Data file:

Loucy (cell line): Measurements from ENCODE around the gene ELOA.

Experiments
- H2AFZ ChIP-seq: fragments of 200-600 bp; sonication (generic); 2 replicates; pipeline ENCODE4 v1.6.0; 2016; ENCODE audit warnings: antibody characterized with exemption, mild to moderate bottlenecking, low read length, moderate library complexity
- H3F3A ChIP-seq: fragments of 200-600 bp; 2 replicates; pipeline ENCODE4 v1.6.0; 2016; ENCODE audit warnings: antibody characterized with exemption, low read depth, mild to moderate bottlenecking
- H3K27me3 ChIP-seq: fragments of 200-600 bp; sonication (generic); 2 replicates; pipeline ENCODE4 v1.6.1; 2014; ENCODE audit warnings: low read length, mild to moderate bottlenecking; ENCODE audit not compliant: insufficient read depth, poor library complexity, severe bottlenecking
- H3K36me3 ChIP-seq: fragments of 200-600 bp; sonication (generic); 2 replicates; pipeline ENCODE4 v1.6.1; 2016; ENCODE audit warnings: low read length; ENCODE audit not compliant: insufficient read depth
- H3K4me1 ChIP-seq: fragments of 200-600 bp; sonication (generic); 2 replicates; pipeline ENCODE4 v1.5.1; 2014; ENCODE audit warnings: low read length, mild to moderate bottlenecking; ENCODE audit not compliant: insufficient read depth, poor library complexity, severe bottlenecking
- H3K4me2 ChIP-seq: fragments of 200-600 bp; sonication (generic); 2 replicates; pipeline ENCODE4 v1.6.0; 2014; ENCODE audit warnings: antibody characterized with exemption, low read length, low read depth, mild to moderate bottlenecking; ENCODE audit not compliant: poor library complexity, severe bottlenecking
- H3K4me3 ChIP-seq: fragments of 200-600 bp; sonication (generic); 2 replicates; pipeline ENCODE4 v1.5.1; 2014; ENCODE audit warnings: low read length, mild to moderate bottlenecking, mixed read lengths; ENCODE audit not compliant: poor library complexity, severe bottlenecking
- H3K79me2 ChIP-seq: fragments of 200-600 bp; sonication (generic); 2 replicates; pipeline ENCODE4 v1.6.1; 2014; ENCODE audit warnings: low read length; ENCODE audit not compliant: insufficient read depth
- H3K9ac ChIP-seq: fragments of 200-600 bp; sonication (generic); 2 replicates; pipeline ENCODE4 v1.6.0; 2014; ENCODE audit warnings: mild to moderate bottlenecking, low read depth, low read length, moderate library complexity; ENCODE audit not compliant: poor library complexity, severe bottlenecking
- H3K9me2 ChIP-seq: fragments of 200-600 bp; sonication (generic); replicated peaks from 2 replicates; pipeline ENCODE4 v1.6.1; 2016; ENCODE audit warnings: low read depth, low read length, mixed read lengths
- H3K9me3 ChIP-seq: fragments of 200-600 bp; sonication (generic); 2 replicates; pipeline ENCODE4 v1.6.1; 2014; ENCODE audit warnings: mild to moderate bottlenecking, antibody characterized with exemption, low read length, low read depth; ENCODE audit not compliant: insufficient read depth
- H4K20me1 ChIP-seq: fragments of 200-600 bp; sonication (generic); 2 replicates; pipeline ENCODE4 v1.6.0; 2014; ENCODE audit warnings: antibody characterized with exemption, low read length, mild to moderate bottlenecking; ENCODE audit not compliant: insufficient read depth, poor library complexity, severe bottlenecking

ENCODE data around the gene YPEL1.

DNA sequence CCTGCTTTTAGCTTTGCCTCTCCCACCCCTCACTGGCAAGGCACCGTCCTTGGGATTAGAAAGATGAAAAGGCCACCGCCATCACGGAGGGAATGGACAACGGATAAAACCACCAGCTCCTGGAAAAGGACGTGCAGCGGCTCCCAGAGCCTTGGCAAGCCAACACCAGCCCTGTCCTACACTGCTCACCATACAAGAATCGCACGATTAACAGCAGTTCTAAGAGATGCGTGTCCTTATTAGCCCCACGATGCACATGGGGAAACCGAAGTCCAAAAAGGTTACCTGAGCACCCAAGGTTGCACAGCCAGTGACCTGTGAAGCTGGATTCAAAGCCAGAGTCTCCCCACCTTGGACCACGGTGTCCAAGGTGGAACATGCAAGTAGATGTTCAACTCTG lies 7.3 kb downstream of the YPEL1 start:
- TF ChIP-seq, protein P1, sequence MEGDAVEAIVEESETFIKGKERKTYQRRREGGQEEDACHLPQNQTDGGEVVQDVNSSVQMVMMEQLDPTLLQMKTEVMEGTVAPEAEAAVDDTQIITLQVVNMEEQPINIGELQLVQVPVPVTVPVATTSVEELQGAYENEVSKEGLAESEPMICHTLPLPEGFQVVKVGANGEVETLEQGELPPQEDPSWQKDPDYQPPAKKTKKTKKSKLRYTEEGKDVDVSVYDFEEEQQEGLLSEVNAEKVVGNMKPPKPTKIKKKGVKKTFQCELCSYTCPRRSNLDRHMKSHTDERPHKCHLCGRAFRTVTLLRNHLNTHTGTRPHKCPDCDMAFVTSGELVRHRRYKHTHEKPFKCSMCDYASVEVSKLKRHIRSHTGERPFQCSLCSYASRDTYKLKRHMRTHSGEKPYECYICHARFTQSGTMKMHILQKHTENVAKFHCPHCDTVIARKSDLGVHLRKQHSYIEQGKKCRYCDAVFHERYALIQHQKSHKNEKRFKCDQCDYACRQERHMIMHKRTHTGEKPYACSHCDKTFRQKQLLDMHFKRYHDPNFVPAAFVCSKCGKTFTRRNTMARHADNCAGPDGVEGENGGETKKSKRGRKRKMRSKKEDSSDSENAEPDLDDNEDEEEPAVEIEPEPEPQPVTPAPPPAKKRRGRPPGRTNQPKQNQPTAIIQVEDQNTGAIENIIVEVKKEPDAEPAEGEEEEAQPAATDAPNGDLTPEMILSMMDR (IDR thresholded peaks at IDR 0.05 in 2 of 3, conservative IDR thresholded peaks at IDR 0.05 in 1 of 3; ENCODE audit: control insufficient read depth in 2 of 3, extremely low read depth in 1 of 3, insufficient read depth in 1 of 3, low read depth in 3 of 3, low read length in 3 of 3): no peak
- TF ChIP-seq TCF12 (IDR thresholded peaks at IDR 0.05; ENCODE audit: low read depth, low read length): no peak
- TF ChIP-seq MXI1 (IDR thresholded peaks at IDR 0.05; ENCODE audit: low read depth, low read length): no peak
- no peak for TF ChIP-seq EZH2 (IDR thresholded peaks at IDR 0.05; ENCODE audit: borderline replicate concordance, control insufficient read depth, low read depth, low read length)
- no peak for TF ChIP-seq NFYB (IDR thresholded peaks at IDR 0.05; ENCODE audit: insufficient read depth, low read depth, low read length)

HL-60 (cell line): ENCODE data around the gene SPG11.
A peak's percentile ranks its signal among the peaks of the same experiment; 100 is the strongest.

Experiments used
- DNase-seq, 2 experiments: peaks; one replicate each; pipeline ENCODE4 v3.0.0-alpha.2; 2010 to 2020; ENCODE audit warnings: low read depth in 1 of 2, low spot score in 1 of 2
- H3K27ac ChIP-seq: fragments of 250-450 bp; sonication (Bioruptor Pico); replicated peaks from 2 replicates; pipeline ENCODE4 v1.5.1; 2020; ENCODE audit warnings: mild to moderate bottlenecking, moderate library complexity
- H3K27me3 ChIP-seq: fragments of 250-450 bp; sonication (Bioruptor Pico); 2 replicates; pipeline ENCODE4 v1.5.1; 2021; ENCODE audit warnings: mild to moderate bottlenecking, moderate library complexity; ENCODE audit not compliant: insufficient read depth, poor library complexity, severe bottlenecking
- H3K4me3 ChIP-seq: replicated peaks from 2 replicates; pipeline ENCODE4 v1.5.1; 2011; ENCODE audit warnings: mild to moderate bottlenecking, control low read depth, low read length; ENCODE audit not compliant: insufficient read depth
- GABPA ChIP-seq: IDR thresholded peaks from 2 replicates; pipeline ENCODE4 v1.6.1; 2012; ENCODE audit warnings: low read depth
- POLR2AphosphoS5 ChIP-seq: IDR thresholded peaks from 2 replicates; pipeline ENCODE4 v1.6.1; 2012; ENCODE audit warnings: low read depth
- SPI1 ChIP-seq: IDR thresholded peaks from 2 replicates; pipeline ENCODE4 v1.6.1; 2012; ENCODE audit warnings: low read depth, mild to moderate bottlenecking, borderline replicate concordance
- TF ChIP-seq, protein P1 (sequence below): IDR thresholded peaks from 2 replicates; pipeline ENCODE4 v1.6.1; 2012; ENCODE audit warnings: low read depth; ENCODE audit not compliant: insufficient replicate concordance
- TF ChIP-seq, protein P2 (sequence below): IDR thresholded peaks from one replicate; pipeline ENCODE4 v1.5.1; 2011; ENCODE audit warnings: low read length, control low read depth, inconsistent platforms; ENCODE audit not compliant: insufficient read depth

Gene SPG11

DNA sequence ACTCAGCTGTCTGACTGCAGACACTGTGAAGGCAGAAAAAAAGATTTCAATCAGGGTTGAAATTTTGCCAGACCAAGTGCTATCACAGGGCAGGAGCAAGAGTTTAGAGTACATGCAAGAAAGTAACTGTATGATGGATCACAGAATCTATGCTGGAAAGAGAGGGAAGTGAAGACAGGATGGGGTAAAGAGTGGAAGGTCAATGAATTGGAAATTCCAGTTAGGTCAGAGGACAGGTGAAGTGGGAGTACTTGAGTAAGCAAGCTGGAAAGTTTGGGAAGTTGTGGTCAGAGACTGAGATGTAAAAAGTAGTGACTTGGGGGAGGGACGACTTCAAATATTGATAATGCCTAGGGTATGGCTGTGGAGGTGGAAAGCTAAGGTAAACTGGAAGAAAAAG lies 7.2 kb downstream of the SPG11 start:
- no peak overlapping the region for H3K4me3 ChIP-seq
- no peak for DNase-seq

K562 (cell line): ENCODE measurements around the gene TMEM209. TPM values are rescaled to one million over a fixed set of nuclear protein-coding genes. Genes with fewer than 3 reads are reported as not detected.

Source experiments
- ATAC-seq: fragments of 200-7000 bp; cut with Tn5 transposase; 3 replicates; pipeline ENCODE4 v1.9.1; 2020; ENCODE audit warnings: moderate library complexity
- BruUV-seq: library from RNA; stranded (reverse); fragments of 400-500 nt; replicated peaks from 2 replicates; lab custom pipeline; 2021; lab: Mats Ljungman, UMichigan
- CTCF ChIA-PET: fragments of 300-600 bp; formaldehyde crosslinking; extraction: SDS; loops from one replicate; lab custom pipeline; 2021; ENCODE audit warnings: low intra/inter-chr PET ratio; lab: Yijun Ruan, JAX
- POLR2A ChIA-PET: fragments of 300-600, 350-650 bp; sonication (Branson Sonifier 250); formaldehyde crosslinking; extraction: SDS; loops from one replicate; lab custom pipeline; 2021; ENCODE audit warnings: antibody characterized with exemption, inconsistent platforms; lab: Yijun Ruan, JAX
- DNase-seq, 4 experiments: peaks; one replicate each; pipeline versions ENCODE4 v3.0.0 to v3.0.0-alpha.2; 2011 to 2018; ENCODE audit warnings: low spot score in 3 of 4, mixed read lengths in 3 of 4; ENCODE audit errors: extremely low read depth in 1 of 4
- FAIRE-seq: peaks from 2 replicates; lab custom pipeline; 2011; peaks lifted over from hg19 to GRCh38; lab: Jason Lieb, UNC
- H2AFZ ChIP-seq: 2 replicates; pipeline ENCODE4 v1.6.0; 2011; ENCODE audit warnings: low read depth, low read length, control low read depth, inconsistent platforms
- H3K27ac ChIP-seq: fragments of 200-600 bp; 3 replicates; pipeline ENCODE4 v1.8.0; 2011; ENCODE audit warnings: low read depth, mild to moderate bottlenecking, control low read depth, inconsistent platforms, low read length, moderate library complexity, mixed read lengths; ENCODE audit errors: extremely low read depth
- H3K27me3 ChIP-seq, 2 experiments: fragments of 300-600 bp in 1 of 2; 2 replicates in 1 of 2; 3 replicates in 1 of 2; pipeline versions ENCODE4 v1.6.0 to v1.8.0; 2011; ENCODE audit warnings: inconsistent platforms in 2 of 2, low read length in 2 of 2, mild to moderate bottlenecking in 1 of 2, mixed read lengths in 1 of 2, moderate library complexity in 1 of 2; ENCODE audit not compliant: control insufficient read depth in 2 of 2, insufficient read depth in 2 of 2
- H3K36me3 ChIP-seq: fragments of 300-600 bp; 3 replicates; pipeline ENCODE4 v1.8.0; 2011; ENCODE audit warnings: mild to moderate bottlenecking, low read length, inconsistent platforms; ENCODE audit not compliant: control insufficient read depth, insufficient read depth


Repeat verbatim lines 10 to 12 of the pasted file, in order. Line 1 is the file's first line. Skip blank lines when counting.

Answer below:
- H3K79me2 ChIP-seq: fragments of 200-600 bp; sonication (generic); 2 replicates; pipeline ENCODE4 v1.6.1; 2014; ENCODE audit warnings: low read length; ENCODE audit not compliant: insufficient read depth
- H3K9ac ChIP-seq: fragments of 200-600 bp; sonication (generic); 2 replicates; pipeline ENCODE4 v1.6.0; 2014; ENCODE audit warnings: mild to moderate bottlenecking, low read depth, low read length, moderate library complexity; ENCODE audit not compliant: poor library complexity, severe bottlenecking
- H3K9me2 ChIP-seq: fragments of 200-600 bp; sonication (generic); replicated peaks from 2 replicates; pipeline ENCODE4 v1.6.1; 2016; ENCODE audit warnings: low read depth, low read length, mixed read lengths